By on October 10, 2017

Mazda 3 Next Generation PRoduct Concept - Image: MazdaThe 2019 Mazda 3 will be previewed by a concept at the 2017 Tokyo Motor Show on October 24th. Realistic enough to represent an accurate vision of what the fourth-generation Mazda 3 will look like, but not so faithful to a production model that’s entirely realistic, the concept will potentially be more noteworthy due to the Skyactiv-X engine under the hood.

Skyactiv-X, long rumored, was announced more formally in August. A supercharged four-cylinder with sparkless compression ignition should result in substantially more torque and reductions in fuel consumption of more than 20 percent. That could make the next Mazda 3 a 43-mpg car on the EPA combined scale.

As far as the design, Mazda isn’t promising a revolution with the aptly titled Next-Generation Product Concept. In fact, what little Mazda is saying on the subject is tied largely to the high-tech powertrain.

Mazda Next Generation Product Concept rear - Image: MazdaIt is, after all, difficult to imagine the current-generation of the Mazda 3 is struggling in the U.S. marketplace because of its exterior design. Like it or not, it’s surely not as divisive as the design of, say, the Honda Civic, currently America’s best-selling car. Cars that stir up great loathing in the minds of TTAC’s commentariat aren’t immune to popularity, as the general public doesn’t necessarily buy cars based purely on exterior styling. Otherwise we’d all be driving Jaguar XK-E coupes and Lancia Fulvias.

But could the Mazda 3, seemingly overnight, become a compact car that offers far superior power and fuel economy? With an attractive body? And “human-centered design philosophy for optimal functionality,” whatever that is? And if all of that did quickly become true, could the Mazda 3’s steady decline on America’s passenger car sales charts be quickly turned around?Mazda Tokyo Next Generation Design Vision Concept - Image: MazdaThrough the first three-quarters of 2017, the Mazda 3 has reported a 19-percent year-over-year U.S. sales decline in a compact category that’s down just 4 percent. That places the Mazda tenth in the category with fewer than 6,700 monthly sales. The 3’s share of the compact market now stands at 3.9 percent, a far cry from the 6.1 percent slice of the pie the Mazda 3 enjoyed in 2012. Sales of the Mazda 3 have fallen 37 percent since 2012. 3 sales are on track this year to fall to a 13-year low.

On a more design-led front, the Next-Generation Product Concept that previews the next Mazda 3 will be accompanied in Tokyo by the “Next-Generation Design Vision.” Mazda claims that car will result “in a more profound expression of the globally-acclaimed KODO design language Mazda debuted on the Mazda CX-5 in 2012.”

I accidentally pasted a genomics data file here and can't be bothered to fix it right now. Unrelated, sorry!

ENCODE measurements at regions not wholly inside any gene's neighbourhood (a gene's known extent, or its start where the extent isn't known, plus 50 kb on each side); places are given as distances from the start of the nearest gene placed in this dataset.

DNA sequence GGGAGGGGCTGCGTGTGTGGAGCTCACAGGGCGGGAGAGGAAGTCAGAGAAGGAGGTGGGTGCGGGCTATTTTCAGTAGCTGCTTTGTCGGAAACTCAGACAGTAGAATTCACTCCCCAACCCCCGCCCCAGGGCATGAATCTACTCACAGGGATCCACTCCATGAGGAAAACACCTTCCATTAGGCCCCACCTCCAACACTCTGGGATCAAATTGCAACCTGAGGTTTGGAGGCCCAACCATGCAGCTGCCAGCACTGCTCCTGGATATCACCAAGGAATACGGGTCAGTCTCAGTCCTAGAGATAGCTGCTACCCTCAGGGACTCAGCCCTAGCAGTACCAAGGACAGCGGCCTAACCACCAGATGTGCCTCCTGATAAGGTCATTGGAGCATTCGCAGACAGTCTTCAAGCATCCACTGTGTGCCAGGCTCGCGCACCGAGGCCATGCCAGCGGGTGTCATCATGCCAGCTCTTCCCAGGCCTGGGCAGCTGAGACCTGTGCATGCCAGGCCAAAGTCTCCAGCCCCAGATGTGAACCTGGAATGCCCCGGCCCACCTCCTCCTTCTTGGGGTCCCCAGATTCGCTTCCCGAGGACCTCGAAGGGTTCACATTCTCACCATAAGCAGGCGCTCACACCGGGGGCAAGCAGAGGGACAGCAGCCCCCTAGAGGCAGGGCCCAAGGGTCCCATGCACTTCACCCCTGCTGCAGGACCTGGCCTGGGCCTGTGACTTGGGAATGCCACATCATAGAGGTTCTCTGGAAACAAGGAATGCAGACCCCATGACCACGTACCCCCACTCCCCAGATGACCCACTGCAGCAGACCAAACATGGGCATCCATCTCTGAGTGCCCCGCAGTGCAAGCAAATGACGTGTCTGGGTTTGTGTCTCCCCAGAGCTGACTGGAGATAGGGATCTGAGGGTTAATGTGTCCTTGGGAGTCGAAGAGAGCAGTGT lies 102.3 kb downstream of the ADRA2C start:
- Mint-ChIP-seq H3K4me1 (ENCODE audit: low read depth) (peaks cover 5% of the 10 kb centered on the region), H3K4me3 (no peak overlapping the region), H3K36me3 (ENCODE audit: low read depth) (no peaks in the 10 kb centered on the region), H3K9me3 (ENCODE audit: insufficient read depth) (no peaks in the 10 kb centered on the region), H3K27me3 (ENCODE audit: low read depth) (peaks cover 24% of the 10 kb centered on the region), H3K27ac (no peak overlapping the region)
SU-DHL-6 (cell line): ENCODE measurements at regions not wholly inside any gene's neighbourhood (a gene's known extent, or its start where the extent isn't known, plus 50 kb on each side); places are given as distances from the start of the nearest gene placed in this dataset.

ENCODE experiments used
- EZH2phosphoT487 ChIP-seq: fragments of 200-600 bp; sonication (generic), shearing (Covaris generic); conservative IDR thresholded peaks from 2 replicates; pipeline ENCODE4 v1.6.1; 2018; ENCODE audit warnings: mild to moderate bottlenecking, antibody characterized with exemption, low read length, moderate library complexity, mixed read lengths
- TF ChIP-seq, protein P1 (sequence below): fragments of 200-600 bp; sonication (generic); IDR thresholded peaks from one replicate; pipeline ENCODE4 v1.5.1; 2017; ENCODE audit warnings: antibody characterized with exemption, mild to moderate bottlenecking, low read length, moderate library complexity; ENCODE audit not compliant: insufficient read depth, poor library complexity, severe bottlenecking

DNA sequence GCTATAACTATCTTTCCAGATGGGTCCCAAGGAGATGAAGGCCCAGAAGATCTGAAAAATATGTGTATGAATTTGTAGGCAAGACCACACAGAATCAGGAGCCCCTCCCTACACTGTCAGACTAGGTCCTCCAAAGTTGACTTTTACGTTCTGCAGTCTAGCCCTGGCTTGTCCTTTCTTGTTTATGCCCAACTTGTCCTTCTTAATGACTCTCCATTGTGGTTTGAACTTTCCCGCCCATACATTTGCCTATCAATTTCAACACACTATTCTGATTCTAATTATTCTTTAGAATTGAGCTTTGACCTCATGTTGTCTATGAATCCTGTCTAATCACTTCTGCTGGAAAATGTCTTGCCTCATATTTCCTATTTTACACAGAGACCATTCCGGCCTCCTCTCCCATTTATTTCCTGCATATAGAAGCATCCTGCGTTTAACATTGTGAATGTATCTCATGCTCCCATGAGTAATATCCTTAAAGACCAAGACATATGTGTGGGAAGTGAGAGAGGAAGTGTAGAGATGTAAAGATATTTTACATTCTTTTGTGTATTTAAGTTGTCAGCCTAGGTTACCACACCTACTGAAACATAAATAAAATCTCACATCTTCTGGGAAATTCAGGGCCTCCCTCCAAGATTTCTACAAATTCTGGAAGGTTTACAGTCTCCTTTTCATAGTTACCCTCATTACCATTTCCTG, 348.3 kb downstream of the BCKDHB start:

[Images: Mazda]

Timothy Cain is a contributing analyst at The Truth About Cars and and the founder and former editor of Follow on Twitter @timcaincars and Instagram.

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29 Comments on “This Is the Next Mazda 3… ‘s Silhouette...”

  • avatar

    In the US, with 2 buck gas, the mileage is not much of a buying factor vs competition. Fix the corrosion and the road noise and they have a winner.

  • avatar

    Of course the Mazda 3 will look good. Their designs just keep getting better. The current Skyactive motors are nice, and it would be incredible if they could pull off compression ignition gasoline. But it seems like people would rather buy Honda Civic batmobiles. Maybe there needs to be a Mazdaspeed 3 flagship. Yes, that is the problem. Compression ignition gasoline turbo wagon, please.

  • avatar

    Ask the posters on this board what is hurting the 3, and they’ll say “small back seat,” or “noise.” I disagree. The 3’s main issue is that it isn’t quick enough. The engine doesn’t cash in on the chassis’ capabilities. If this was the quickest AND best-handling compact on the market, then the noise and small back seat would be annoyances, and nothing more.

    Therefore: good on Mazda for doubling down on performance. And if you think style doesn’t sell, check what the 2016 Civic redesign did for that model.

    • 0 avatar

      The small back seat is what kept me having putting one in my garage. Period. I loved everything else about it but just couldn’t do it to the kids.

      More speed is like bacon, it’s always welcome. But please Mazda, just stretch the damn things out and I swear I will buy one of your products.

      • 0 avatar
        SCE to AUX

        Looks like the small back seat thing will continue, if these images give any clue.

        At 6’6″, I feel your pain, tallguy130. I can’t even consider half the cars on the market due to my height, and the people I take with me.

    • 0 avatar

      I agree. Eff all that jinbai attai nonsense. The 2.0 cars are slow, especially driven back to back with something like a Golf TSI, which gets the same exact gas mileage. This new engine moves it from the slow to adequate column. Still not enough to go up against the GTI. Hopefully they bring the MS3 back with a 2.5L version.

      • 0 avatar

        I was checking out ALD on Youtube and the Mazda guy last weeks said no more Mazdaspeed. The new engine should place it near the top for acceleration however my concern is the transmission. They have been using the same 6 speed for several years now and they use it for everything. In order for the new X engine to really shine they need to incorporate a 8-10 speed auto.